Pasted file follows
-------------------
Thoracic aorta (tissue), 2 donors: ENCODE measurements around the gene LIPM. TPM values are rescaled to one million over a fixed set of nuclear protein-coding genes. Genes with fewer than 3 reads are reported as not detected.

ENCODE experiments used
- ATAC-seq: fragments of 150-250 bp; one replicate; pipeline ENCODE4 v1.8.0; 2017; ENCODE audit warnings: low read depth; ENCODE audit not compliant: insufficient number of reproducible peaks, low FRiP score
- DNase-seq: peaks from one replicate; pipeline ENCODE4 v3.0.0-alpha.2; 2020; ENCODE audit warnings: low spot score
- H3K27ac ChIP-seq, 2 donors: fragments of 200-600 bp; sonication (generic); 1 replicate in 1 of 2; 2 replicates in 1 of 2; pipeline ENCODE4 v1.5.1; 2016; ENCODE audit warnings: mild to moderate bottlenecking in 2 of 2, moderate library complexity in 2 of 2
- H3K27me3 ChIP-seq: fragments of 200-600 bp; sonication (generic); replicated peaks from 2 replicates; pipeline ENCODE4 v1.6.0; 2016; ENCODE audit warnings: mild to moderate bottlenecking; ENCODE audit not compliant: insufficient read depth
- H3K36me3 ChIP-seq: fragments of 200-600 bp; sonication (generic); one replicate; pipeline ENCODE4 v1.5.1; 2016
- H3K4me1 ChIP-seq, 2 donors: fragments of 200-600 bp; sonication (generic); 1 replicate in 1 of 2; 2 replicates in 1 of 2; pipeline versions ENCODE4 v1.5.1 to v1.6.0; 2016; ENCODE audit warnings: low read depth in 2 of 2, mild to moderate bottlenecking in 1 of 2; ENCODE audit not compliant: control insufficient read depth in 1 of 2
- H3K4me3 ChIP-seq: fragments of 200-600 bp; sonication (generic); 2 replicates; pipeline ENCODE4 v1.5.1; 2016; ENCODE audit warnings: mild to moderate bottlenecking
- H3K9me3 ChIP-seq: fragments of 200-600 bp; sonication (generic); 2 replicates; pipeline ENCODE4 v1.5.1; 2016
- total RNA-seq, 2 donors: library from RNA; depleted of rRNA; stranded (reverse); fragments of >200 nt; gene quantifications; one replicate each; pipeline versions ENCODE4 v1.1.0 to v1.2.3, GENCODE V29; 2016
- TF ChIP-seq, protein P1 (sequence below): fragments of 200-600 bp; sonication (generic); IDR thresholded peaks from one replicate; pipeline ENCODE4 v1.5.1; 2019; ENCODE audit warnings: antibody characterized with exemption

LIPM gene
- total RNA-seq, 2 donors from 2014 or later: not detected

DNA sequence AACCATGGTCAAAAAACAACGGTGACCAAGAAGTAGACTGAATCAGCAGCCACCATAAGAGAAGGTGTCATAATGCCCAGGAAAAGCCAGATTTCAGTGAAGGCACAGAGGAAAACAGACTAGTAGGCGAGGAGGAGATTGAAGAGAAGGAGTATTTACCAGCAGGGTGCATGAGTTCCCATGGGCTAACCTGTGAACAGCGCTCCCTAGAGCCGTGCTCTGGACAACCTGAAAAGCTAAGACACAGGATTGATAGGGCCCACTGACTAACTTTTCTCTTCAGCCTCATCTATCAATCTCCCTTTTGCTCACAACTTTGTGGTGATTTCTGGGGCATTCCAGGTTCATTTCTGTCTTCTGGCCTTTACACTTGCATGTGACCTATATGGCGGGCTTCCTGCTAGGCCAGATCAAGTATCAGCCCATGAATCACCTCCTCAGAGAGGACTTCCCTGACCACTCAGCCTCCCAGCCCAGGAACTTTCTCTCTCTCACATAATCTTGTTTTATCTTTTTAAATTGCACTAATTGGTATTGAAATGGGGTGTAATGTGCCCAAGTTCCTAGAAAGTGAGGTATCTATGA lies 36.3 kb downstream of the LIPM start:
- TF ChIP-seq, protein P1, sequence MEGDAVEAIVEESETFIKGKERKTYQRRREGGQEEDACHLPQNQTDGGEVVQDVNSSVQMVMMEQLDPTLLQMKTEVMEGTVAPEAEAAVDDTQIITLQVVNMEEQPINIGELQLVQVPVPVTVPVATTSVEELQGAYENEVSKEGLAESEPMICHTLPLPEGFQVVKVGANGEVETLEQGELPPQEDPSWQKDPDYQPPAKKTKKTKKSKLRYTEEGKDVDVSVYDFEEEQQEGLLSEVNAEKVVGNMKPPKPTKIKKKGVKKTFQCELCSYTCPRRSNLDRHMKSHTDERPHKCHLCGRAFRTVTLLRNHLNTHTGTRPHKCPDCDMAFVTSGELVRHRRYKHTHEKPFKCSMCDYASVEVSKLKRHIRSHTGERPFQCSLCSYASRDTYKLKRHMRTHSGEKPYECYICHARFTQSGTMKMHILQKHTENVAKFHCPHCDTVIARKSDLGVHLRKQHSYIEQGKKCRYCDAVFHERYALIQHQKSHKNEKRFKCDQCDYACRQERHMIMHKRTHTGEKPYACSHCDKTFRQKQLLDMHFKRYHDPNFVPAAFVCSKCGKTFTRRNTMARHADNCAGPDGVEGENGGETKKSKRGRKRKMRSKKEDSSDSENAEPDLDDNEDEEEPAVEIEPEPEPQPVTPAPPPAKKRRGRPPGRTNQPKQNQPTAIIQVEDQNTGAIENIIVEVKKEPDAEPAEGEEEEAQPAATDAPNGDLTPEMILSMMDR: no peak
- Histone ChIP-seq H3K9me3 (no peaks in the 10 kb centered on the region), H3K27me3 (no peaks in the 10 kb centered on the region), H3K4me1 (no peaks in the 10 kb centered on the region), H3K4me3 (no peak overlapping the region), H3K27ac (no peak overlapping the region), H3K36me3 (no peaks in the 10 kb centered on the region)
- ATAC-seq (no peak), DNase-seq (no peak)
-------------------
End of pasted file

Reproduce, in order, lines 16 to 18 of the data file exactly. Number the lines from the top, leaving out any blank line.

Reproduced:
- TF ChIP-seq, protein P1, sequence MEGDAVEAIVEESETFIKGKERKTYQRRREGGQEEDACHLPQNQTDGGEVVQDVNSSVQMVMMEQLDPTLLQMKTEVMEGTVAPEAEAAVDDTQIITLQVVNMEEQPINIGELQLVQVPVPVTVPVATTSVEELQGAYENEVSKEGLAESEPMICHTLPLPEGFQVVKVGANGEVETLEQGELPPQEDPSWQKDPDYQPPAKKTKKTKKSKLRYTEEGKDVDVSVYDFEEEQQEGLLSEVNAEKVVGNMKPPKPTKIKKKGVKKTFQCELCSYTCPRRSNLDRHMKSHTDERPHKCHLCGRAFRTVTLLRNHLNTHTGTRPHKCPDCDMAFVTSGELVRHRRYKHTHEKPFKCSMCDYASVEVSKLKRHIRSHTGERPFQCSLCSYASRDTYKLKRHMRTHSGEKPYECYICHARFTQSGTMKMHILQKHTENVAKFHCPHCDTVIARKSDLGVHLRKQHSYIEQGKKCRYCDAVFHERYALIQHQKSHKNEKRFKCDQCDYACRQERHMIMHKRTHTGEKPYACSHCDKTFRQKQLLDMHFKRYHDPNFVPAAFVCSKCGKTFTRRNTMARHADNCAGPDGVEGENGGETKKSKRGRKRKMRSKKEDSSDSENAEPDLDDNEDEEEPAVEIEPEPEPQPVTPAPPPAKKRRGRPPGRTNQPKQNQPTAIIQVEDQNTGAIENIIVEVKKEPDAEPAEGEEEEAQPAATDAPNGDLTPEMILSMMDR: no peak
- Histone ChIP-seq H3K9me3 (no peaks in the 10 kb centered on the region), H3K27me3 (no peaks in the 10 kb centered on the region), H3K4me1 (no peaks in the 10 kb centered on the region), H3K4me3 (no peak overlapping the region), H3K27ac (no peak overlapping the region), H3K36me3 (no peaks in the 10 kb centered on the region)
- ATAC-seq (no peak), DNase-seq (no peak)